On Wednesday, Facebook CEO Mark Zuckerberg appeared before Congress under familiar circumstances: He had been called upon to answer for a sketchy-sounding extension of the social media giant. And legislators had some tough questions for him.
In this particular case, Zuckerberg was in Washington, D.C. to discuss Libra, Facebook&aposs proposed cryptocurrency. Zuckerberg&aposs goal was to convince a members of the House Financial Services Committee that the same company that&aposs committed a litany of serious privacy breaches could be trusted to run digital currency too. Zuckerberg promised to wait on launching Libra until it was fully backed by U.S. regulators, but ominously warned that "If America doesn’t innovate, our financial leadership is not guaranteed,” an allusion to China&aposs rumored impending foray into state-run cryptocurrency.
In her line of questioning for Zuckerberg, representative Alexandria Ocasio-Cortez opened by tying the debate about the merits of Libra&aposs existence to Facebook&aposs egregious errors, self-admitted mistakes, and potential crimes. She first grilled Zuckerberg about "what year and month" he "first became aware of Cambridge Analytica", a scandal that earned the Facebook co-founder a previous congressional scolding. Zuckerberg wasn&apost sure.
But the majority of her time was committed to Facebook&aposs hands-off approach to fact-checking political ads, an issue that&aposs come under fire from the right and the left for radically differing reasons. The most telling moments of their exchange came when Ocasio-Cortez invoked Zuckerberg—and Facebook—palling around with white supremacists on separate occasions. She first brought up a recent Politico report that Zuckerberg "has been hosting informal talks and small, off-the-record dinners with conservative journalists, commentators and at least one Republican lawmaker in recent months to talk about issues like free speech and discuss partnerships."
Ocasio-Cortez cut to the chase with a little more gusto (and accuracy) than that politically neutral language, pressing Zuckerberg on his hangouts with "far-right figures, some of whom have advanced the conspiracy theory that white supremacy is a hoax." Zuckerberg couldn&apost muster a response, instead waiting out the clock until AOC—limited to five minutes—pivoted elsewhere. She wanted to squeeze in one more fastball, as seen below:
Ocasio-Cortez: Can you explain why you named The Daily Caller, a publication with well-documented ties to white supremacists, as an official fact-checker for Facebook?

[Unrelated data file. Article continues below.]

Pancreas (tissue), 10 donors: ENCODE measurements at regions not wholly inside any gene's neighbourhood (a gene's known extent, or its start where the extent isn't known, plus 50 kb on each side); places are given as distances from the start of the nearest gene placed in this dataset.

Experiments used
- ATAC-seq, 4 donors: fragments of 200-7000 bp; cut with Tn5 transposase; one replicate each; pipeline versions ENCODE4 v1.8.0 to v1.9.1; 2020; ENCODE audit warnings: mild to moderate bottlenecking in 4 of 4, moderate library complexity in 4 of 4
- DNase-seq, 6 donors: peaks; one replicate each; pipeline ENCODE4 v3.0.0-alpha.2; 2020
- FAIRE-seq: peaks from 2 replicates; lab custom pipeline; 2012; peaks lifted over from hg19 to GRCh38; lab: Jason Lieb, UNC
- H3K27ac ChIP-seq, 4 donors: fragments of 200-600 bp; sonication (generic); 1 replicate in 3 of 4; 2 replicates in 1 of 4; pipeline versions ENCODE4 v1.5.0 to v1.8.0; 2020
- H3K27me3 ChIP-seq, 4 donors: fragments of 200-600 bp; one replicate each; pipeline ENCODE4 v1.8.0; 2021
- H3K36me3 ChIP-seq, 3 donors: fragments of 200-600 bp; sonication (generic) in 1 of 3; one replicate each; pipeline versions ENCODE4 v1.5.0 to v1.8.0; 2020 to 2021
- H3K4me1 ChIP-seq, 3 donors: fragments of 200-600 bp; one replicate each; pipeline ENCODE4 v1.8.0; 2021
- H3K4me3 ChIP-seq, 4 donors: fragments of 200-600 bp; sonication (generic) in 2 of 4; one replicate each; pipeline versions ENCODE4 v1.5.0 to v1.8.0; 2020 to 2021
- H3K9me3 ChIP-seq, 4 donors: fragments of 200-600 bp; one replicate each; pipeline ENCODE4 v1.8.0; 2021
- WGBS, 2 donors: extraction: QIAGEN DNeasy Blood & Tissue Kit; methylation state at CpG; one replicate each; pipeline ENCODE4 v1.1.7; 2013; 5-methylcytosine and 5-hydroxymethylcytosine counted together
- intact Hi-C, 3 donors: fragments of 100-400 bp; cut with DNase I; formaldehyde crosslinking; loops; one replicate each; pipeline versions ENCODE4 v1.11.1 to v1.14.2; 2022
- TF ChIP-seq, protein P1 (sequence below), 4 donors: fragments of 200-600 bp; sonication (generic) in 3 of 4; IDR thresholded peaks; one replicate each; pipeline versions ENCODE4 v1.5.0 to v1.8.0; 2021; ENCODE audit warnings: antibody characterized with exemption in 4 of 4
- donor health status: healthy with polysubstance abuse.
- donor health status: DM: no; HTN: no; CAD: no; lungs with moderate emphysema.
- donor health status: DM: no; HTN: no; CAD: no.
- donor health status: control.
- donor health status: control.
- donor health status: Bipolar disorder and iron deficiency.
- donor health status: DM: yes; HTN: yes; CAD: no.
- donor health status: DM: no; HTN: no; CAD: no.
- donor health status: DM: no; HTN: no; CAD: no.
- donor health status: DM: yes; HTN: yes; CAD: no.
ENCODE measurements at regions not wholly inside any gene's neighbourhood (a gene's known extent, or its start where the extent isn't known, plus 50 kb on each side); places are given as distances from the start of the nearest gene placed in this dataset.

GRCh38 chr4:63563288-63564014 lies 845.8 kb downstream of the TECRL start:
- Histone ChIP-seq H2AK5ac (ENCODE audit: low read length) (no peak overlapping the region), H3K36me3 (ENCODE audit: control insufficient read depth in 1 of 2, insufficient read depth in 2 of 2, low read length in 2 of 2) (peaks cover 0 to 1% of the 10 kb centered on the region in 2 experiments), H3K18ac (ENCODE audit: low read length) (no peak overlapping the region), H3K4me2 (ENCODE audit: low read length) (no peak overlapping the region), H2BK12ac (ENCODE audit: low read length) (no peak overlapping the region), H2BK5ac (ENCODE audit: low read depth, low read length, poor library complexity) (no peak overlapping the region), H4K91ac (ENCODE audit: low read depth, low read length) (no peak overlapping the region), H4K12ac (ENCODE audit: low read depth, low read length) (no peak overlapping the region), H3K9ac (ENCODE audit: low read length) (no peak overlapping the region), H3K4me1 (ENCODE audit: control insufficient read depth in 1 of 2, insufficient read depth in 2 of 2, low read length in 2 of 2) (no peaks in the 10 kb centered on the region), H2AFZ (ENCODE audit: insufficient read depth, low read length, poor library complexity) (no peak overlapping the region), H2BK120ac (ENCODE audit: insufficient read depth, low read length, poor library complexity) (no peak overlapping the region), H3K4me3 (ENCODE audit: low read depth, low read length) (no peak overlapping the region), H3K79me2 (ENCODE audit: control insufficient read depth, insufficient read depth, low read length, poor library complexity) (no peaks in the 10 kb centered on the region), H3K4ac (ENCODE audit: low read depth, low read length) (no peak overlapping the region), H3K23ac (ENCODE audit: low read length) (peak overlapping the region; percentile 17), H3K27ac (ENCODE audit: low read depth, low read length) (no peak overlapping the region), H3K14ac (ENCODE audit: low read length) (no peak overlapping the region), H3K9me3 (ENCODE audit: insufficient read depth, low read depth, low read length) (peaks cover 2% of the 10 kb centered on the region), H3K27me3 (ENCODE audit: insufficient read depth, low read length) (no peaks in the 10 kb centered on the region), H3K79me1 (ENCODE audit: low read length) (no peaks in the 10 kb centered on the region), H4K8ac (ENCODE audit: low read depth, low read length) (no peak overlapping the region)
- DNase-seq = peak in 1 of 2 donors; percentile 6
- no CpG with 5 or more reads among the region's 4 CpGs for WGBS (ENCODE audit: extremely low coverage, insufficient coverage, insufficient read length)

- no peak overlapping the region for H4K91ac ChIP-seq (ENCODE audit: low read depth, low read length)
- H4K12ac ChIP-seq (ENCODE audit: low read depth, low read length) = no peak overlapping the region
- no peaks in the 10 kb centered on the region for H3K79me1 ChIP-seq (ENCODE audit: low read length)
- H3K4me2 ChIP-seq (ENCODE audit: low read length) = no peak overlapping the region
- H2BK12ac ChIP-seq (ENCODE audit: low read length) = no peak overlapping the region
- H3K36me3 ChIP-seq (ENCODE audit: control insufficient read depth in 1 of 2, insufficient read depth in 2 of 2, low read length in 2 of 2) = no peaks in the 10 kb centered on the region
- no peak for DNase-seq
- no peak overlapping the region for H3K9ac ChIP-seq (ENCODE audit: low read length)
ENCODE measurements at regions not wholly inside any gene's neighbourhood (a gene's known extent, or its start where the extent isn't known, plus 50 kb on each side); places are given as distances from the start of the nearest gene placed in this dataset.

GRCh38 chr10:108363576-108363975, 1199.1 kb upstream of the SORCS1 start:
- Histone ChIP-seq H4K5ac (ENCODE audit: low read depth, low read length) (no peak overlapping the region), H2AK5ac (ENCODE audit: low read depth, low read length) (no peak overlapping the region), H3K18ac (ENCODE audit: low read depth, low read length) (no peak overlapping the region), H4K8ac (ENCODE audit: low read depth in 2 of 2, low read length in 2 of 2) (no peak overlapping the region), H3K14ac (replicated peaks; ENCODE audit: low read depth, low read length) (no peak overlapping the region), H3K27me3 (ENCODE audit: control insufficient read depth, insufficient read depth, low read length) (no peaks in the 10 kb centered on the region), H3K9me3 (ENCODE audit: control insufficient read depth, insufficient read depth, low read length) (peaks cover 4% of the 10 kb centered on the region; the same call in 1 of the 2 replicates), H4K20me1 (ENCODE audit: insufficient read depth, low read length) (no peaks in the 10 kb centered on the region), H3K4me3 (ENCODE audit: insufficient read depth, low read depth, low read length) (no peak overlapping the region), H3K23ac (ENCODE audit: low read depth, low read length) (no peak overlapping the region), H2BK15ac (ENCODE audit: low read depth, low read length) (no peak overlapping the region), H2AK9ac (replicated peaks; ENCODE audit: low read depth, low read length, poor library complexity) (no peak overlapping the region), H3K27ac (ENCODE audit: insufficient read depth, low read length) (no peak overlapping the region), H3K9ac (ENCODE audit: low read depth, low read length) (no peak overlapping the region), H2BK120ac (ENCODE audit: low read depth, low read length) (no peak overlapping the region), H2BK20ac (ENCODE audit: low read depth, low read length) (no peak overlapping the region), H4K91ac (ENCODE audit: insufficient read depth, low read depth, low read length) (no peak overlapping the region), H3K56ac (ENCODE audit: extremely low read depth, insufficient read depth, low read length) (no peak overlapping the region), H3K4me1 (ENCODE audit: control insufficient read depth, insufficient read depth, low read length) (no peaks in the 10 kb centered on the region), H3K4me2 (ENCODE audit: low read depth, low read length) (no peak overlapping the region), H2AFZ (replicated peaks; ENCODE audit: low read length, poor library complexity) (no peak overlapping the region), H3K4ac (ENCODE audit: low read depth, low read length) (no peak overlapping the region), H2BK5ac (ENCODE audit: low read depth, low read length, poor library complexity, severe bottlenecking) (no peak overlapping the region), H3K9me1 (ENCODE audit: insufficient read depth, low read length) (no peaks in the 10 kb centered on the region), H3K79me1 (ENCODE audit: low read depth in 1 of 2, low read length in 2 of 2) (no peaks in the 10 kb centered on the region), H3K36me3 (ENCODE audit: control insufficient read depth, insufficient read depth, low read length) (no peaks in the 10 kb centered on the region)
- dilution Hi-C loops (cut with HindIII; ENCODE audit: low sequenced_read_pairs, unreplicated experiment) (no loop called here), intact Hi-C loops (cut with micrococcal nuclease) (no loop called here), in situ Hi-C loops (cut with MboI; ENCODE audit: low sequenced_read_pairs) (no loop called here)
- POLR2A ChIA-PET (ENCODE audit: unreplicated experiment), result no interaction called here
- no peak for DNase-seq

Zuckerberg: Congresswoman, sure. We actually don&apost appoint the independent fact-checkers. They go through an independent organization called the Independent Fact-Checking Network that has a rigorous standard for who they allow to serve as a fact-checker.
Ocasio-Cortez: So you would say white supremacist-tied publications meet a rigorous standard for fact-checking?
Zuckerberg: Congresswoman, I would say that we&aposre not the one assessing that standard. The International Fact-Checking Network is the one setting that standard.
Zuckerberg, who accidentally employs "independent" and "international" interchangeably in citing the fact-checking network that Facebook uses, is presumably referring to the latter, which actually exists, rather than the former, which does not. He&aposs implying that the International Fact-Checking Network, which is actually overseen by Poynter, exclusively made the decision to include the Daily Caller in Facebook&aposs fact-checking efforts. It&aposs true that Poynter lists the Daily Caller as an accredited publication (which raises other questions about the group&aposs vetting process), but Facebook itself handpicks the already-accredited publications it wants to include for fact-checking. That&aposs according to the Wall Street Journal, which also reported in December 2018 that Zuckerberg himself was not an innocent bystander in this selection process:
Mere minutes earlier, Zuckerberg definitively stated that he thinks lying is bad, so one can only assume his previous involvement in adding the Daily Caller as a fact-checking entity totally slipped his mind.
Originally Appeared on GQ